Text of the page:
auto-leveling, auto high beam HID projector headlights were much appreciated. Apparently, a camera mounted on the rearview mirror monitors the road, turning the high beam on and off depending on whether it detects incoming vehicles. The rearview mirror itself is electrochromic, adjusting automatically to protect you from the glare of headlights behind you. Rain-sensing wipers are also great, allowing you to just focus on driving without having to fiddle with switches and levers for wiper speed in case you get caught in a downpour.
Finally, one of the best things I loved about the Everest Titanium+ was the outstanding audio quality, which I credited to the 10-speaker audio system. The product features on Ford’s website describes an active noise cancellation system that detects and measures engine noise, then uses opposing sound waves to cancel cabin noise. No wonder I thought my music sounded so much clearer and the tones crisper.
You ride high on the Everest and with its bulk, there are definitely a lot of blind spots. This problem is mitigated by the blind spot monitoring system that warns you when there are objects near you that you can’t see. For example, is there a car in the lane beside you? Or is there traffic as you’re backing out of the driveway?
And, oh, how did it handle on the road? The Everest’s 2.2L engine drives better at higher speeds. In a recent Petron Turbo Diesel field test, It was able to get an outstanding 27.21 km/L. The test driver said that he observed improved fuel economy driving at 90 kph. Indeed, the Everest likes to drive fast—it is smooth and steady when cruising between 100-120 kph, and you could sense the restrained power that’s on tap. Driving on crowded EDSA is a totally different matter—it is sluggish, unwieldy, and the engine noise is more evident.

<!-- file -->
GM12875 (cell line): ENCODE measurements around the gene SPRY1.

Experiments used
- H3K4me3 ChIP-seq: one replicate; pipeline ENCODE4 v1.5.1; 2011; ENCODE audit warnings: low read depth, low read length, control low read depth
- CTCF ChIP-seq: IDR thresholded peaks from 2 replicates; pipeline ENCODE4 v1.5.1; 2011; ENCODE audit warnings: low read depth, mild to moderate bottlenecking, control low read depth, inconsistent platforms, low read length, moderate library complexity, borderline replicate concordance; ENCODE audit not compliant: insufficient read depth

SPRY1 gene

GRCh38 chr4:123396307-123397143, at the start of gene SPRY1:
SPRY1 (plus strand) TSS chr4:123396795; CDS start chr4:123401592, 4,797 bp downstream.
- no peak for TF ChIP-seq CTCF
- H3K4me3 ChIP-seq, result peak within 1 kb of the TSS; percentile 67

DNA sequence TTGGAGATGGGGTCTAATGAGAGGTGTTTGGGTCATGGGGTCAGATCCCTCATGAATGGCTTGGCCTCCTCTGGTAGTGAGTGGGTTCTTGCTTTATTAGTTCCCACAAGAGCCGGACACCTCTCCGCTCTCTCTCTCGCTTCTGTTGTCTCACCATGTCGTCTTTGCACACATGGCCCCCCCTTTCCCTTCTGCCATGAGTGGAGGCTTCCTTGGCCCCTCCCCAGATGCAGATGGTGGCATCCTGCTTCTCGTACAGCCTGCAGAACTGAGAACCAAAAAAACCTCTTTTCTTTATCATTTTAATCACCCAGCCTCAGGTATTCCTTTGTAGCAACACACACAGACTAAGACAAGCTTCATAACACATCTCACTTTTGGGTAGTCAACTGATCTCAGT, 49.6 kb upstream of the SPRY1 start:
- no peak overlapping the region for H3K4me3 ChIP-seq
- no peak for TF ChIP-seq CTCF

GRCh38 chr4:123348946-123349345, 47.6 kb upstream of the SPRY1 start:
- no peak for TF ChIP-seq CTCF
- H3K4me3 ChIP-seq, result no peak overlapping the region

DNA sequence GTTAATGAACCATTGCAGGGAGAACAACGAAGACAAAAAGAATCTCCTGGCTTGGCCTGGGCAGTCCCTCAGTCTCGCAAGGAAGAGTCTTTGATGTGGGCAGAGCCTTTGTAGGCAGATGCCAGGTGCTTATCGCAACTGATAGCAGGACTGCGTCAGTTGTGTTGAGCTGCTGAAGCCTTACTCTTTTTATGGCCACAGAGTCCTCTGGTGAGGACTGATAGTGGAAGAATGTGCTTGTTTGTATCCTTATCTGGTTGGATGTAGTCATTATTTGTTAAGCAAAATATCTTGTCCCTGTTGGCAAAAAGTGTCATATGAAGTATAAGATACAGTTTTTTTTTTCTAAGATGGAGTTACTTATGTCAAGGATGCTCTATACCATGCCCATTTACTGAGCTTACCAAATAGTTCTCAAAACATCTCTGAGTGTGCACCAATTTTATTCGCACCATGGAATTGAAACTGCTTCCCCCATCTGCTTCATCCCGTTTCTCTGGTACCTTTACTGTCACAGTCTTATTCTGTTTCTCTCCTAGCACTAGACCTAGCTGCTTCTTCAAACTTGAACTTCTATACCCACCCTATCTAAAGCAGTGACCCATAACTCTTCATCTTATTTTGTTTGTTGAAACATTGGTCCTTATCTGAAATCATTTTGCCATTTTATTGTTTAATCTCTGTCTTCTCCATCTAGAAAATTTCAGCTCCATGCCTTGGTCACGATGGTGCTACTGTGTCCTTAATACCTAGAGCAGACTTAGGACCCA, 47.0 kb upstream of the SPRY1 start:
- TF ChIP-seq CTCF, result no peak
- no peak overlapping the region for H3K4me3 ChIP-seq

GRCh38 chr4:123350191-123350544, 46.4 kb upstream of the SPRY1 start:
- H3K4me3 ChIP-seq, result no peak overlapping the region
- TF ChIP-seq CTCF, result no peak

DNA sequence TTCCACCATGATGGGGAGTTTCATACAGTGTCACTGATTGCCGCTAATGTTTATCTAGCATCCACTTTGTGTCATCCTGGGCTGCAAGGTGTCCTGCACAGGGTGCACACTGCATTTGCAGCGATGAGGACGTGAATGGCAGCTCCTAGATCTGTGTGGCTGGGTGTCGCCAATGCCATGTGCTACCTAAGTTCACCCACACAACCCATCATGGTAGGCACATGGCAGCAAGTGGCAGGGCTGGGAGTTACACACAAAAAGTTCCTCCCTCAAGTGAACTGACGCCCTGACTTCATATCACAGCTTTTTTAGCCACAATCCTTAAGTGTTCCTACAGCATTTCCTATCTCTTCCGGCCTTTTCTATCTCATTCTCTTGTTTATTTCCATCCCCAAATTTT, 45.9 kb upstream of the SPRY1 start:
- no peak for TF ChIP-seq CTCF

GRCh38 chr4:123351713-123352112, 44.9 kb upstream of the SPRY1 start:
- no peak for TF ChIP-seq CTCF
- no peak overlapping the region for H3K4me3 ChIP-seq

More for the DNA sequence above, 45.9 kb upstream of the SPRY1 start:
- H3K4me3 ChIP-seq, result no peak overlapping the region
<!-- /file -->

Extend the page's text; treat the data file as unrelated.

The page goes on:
The test unit Ford sent over was the higher-end Premium Package variant of the Ford Everest Titanium, which has a sticker price of PHP 2,058,000. The additional PHP 140,000 over the regular Everest Titanium pays for additional convenience features such as the power panorama moonroof, power liftgate, 230V power inverter, adaptive cruise control, heads up display warning, collision mitigation, active park assist, hill descent control, lane keeping system, tire pressure monitoring system, LED daytime running lights, HID projector and auto-leveling headlamps, and headlamp washer, among others. Personally, since I drive myself, I would be willing to shell out the extra cash for these additions, especially the safety features that vastly improve the driving experience.
Recently, Ford has also addressed criticisms about high cost of ownership by reducing the price of scheduled service maintenance for the Ford Everest by about 18 percent. New buyers can enjoy additional savings of about 15 percent by availing of a pre-paid scheduled service plan.
– Loaded with convenient features and amenities
– Large and powerful
– Can be unwieldy in traffic
– Tight parking spaces pose a major problem
No wonder the Everest is one of Ford’s bestselling models.
Also published in GADGETS MAGAZINE May 2018 Issue.
Reviewed and photos by Maribelle Alba